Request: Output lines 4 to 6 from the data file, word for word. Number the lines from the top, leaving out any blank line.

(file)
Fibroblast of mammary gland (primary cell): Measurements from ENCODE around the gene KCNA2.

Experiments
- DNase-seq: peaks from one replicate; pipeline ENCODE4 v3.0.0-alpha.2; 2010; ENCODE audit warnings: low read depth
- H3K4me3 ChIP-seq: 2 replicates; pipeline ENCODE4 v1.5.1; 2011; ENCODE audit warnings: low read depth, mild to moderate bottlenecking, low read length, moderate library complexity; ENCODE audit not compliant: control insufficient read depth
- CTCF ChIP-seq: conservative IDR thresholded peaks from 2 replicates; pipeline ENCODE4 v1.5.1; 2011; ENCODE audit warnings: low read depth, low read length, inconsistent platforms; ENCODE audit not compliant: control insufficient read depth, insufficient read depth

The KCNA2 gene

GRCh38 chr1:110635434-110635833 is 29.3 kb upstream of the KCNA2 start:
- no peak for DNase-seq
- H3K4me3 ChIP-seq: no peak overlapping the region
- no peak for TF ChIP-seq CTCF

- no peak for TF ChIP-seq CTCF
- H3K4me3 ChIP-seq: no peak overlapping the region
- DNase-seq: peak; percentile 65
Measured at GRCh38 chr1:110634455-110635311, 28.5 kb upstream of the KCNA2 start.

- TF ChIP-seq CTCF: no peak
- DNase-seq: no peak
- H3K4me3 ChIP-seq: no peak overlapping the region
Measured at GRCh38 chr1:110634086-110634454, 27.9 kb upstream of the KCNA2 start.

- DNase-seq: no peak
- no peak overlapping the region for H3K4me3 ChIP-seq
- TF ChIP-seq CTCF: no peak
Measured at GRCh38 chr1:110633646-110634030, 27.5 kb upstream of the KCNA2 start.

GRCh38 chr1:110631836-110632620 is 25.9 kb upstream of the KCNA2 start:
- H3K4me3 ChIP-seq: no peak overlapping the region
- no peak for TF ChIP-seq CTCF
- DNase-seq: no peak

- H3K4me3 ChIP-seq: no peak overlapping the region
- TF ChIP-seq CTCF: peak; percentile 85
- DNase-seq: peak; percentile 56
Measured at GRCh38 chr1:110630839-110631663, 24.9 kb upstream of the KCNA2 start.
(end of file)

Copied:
- H3K4me3 ChIP-seq: 2 replicates; pipeline ENCODE4 v1.5.1; 2011; ENCODE audit warnings: low read depth, mild to moderate bottlenecking, low read length, moderate library complexity; ENCODE audit not compliant: control insufficient read depth
- CTCF ChIP-seq: conservative IDR thresholded peaks from 2 replicates; pipeline ENCODE4 v1.5.1; 2011; ENCODE audit warnings: low read depth, low read length, inconsistent platforms; ENCODE audit not compliant: control insufficient read depth, insufficient read depth

The KCNA2 gene